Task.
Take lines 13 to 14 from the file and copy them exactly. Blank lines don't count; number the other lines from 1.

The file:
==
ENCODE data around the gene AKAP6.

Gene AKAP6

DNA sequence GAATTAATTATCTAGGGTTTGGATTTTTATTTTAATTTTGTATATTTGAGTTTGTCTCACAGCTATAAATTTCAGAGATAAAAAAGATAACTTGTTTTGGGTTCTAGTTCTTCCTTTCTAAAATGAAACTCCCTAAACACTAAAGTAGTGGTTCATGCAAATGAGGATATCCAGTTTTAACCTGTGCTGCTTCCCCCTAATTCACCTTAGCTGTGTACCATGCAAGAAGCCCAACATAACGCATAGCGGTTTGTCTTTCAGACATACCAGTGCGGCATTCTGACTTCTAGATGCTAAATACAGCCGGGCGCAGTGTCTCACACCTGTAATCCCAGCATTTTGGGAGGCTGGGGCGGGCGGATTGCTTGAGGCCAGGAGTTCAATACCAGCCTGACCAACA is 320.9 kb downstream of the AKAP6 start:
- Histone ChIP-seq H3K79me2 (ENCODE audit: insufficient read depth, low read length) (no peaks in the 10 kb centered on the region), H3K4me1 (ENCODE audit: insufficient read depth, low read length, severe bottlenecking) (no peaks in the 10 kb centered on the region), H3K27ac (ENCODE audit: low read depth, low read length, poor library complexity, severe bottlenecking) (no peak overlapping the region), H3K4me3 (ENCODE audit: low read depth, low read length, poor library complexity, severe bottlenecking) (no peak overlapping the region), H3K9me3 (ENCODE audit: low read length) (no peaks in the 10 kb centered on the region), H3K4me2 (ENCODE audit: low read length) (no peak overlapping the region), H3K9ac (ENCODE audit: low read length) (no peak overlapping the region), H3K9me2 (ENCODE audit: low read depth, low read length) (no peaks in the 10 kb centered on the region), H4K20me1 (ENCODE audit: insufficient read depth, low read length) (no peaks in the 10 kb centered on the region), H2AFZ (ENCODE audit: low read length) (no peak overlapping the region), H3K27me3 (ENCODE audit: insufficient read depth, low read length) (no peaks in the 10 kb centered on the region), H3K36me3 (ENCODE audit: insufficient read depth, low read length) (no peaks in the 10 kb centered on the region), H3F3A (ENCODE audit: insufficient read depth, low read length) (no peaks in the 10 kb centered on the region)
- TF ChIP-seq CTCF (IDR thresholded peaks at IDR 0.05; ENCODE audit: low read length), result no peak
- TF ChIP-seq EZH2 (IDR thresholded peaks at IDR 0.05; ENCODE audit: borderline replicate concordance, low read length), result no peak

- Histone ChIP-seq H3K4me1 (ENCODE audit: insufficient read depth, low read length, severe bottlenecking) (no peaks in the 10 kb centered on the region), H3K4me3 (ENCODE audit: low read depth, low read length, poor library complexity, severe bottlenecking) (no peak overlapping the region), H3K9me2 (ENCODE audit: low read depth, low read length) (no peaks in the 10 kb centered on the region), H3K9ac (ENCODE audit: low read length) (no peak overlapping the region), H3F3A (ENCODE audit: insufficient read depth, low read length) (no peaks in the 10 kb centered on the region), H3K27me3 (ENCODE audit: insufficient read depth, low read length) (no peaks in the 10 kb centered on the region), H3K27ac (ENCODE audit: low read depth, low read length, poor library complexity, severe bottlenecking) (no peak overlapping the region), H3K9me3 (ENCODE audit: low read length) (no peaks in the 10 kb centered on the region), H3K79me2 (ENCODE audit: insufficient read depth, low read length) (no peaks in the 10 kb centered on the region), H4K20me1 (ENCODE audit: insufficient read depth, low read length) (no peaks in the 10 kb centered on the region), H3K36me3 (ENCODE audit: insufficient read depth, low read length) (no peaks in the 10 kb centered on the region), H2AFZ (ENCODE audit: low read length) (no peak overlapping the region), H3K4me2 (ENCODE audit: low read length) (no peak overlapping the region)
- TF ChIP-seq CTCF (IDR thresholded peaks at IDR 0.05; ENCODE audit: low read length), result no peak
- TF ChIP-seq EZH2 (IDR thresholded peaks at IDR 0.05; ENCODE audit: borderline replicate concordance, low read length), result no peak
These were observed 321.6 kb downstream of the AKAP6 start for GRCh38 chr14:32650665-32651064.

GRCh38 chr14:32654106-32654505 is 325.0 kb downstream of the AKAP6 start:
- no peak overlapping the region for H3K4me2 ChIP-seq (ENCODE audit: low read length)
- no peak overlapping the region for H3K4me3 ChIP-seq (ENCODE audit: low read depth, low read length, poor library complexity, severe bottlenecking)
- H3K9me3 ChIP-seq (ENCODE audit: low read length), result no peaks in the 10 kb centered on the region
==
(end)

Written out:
- no peak overlapping the region for H3K4me3 ChIP-seq (ENCODE audit: low read depth, low read length, poor library complexity, severe bottlenecking)
- H3K9me3 ChIP-seq (ENCODE audit: low read length), result no peaks in the 10 kb centered on the region